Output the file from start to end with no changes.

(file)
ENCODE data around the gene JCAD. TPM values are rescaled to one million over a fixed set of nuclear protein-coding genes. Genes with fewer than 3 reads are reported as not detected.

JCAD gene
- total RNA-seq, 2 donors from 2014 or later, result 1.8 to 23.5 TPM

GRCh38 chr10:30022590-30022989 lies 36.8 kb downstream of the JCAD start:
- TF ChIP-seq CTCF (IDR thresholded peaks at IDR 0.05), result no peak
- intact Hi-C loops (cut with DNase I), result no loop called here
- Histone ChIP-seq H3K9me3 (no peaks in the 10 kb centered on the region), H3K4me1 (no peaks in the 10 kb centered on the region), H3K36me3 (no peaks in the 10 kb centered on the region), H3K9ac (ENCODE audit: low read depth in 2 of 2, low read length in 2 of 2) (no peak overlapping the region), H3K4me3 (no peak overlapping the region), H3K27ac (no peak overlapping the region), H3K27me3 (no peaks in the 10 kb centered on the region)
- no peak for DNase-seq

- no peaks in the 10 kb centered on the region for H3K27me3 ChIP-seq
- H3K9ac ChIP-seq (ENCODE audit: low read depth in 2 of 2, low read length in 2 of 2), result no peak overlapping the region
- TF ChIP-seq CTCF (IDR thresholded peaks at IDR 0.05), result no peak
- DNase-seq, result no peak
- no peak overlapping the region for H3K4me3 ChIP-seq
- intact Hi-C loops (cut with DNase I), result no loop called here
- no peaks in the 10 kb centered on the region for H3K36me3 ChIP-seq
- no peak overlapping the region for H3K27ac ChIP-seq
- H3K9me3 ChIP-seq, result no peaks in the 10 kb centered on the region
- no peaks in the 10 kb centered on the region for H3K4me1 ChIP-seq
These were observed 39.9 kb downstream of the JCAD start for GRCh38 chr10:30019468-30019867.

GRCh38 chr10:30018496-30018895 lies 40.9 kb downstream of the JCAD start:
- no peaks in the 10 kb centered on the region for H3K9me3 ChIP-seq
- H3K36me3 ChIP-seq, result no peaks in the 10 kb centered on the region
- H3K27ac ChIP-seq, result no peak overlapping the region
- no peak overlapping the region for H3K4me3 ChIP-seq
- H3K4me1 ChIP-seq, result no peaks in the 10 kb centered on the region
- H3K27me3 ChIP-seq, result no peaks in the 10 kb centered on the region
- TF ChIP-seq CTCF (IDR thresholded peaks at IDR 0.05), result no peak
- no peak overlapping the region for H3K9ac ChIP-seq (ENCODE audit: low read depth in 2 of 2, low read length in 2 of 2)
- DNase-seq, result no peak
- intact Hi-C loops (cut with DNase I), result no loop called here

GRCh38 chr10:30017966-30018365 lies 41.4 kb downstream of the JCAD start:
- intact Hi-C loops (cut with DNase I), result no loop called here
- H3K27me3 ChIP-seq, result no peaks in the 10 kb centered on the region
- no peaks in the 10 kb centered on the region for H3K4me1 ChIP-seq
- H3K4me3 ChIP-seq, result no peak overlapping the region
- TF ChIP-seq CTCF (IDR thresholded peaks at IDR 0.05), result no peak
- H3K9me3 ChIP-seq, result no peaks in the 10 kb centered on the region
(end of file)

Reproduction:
ENCODE data around the gene JCAD. TPM values are rescaled to one million over a fixed set of nuclear protein-coding genes. Genes with fewer than 3 reads are reported as not detected.

JCAD gene
- total RNA-seq, 2 donors from 2014 or later, result 1.8 to 23.5 TPM

GRCh38 chr10:30022590-30022989 lies 36.8 kb downstream of the JCAD start:
- TF ChIP-seq CTCF (IDR thresholded peaks at IDR 0.05), result no peak
- intact Hi-C loops (cut with DNase I), result no loop called here
- Histone ChIP-seq H3K9me3 (no peaks in the 10 kb centered on the region), H3K4me1 (no peaks in the 10 kb centered on the region), H3K36me3 (no peaks in the 10 kb centered on the region), H3K9ac (ENCODE audit: low read depth in 2 of 2, low read length in 2 of 2) (no peak overlapping the region), H3K4me3 (no peak overlapping the region), H3K27ac (no peak overlapping the region), H3K27me3 (no peaks in the 10 kb centered on the region)
- no peak for DNase-seq

- no peaks in the 10 kb centered on the region for H3K27me3 ChIP-seq
- H3K9ac ChIP-seq (ENCODE audit: low read depth in 2 of 2, low read length in 2 of 2), result no peak overlapping the region
- TF ChIP-seq CTCF (IDR thresholded peaks at IDR 0.05), result no peak
- DNase-seq, result no peak
- no peak overlapping the region for H3K4me3 ChIP-seq
- intact Hi-C loops (cut with DNase I), result no loop called here
- no peaks in the 10 kb centered on the region for H3K36me3 ChIP-seq
- no peak overlapping the region for H3K27ac ChIP-seq
- H3K9me3 ChIP-seq, result no peaks in the 10 kb centered on the region
- no peaks in the 10 kb centered on the region for H3K4me1 ChIP-seq
These were observed 39.9 kb downstream of the JCAD start for GRCh38 chr10:30019468-30019867.

GRCh38 chr10:30018496-30018895 lies 40.9 kb downstream of the JCAD start:
- no peaks in the 10 kb centered on the region for H3K9me3 ChIP-seq
- H3K36me3 ChIP-seq, result no peaks in the 10 kb centered on the region
- H3K27ac ChIP-seq, result no peak overlapping the region
- no peak overlapping the region for H3K4me3 ChIP-seq
- H3K4me1 ChIP-seq, result no peaks in the 10 kb centered on the region
- H3K27me3 ChIP-seq, result no peaks in the 10 kb centered on the region
- TF ChIP-seq CTCF (IDR thresholded peaks at IDR 0.05), result no peak
- no peak overlapping the region for H3K9ac ChIP-seq (ENCODE audit: low read depth in 2 of 2, low read length in 2 of 2)
- DNase-seq, result no peak
- intact Hi-C loops (cut with DNase I), result no loop called here

GRCh38 chr10:30017966-30018365 lies 41.4 kb downstream of the JCAD start:
- intact Hi-C loops (cut with DNase I), result no loop called here
- H3K27me3 ChIP-seq, result no peaks in the 10 kb centered on the region
- no peaks in the 10 kb centered on the region for H3K4me1 ChIP-seq
- H3K4me3 ChIP-seq, result no peak overlapping the region
- TF ChIP-seq CTCF (IDR thresholded peaks at IDR 0.05), result no peak
- H3K9me3 ChIP-seq, result no peaks in the 10 kb centered on the region